The day after the Joint Select Committee on Deficit Reduction failed to strike a bipartisan agreement to cut $1.5 trillion from the deficit, the Republican co-chair of so-called the Supercommittee, now dubbed the Superfailure, noted that “a great opportunity has been missed” and revealed his own view on why the committee’s work ended without a deal.
Rep. Jeb Hensarling, R-Texas, in an op-ed in the Wall Street Journal, says that “Americans deserve an explanation” of why members could not come to an agreement. “We regrettably missed a historic opportunity to lift the burden of debt and help spur economic growth and job creation,” Hensarling writes.
“Ultimately, the committee did not succeed because we could not bridge the gap between two dramatically competing visions of the role government should play in a free society, the proper purpose and design of the social safety net, and the fundamentals of job creation and economic growth.”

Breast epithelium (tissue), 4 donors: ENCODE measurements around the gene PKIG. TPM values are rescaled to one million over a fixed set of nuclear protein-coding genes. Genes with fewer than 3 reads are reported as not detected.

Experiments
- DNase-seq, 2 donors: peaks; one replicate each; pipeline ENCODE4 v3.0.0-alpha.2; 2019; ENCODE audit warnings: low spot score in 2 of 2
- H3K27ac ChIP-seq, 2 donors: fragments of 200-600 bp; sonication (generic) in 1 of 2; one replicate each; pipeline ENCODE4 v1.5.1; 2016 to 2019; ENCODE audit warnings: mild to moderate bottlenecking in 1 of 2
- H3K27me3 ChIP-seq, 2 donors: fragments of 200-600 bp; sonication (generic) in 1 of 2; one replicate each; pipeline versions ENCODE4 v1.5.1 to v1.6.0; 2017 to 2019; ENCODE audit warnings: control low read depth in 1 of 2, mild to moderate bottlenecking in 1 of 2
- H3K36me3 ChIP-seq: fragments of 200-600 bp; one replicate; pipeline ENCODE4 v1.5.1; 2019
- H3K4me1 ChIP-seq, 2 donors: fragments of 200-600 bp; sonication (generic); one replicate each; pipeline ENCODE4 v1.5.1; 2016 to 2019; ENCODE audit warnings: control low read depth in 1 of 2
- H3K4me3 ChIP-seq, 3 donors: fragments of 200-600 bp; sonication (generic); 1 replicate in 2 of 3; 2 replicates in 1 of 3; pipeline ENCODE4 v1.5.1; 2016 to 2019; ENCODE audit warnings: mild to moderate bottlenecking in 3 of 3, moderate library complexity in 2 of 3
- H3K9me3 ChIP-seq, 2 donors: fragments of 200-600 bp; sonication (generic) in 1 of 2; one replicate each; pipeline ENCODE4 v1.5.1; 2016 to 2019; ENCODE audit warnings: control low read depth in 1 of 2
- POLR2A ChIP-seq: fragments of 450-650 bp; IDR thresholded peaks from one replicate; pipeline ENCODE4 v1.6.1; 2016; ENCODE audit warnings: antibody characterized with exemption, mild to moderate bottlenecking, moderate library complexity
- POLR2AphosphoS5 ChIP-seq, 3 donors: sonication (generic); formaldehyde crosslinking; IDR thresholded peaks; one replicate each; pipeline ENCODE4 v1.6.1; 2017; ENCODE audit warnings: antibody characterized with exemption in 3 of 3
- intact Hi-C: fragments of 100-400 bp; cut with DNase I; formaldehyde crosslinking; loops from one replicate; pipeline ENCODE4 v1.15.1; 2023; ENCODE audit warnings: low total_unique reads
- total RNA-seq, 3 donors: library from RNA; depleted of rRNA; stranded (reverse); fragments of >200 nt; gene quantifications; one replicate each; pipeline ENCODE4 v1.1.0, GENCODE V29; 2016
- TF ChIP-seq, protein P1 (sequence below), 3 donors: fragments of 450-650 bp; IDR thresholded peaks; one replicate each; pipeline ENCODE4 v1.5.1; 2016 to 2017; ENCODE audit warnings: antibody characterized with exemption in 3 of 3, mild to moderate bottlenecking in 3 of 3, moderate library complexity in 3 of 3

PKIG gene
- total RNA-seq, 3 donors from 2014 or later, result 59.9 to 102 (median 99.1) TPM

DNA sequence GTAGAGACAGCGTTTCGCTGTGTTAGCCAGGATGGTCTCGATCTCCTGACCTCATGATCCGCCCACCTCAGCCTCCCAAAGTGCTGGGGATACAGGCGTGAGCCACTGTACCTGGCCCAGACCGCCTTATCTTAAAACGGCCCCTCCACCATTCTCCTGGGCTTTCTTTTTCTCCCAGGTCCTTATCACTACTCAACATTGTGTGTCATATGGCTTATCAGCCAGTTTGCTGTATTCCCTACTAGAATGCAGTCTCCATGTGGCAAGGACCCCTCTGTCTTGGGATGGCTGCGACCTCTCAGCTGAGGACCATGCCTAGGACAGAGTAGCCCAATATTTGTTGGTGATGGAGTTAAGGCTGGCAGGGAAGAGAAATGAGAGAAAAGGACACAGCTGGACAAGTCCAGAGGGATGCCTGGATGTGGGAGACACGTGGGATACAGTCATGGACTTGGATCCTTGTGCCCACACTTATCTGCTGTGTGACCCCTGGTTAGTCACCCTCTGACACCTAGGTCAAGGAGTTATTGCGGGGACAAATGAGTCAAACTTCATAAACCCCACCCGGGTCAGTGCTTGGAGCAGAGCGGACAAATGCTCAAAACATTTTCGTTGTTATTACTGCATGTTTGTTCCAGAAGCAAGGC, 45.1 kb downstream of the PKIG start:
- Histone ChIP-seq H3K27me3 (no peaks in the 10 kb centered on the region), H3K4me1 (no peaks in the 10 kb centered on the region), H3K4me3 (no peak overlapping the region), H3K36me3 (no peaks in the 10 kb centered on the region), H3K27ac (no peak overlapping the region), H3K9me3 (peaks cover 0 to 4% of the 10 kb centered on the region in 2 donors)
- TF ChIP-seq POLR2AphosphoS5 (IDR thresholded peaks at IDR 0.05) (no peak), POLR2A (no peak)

Hensarling praised the six Democrats on the committee for acting with “honor and integrity” and negotiating “in good faith to the end,” but he blamed partisan ideology for leading the committee to a stalemate. “The Democrats said no,” he writes. “They were unwilling to agree to anything less than $1 trillion in tax hikes.” In short, Hensarling takes on the Democrats for refusing to say yes to Republican offers, and he singled out the president for a “disappointing lack of leadership.”
“Unfortunately, the committee’s challenge was made more difficult by President Obama,” Hensarling added. “[President Obama] demanded more stimulus spending and issued a veto threat against any proposed committee solution to the spending problem that was not coupled with a massive tax increase.”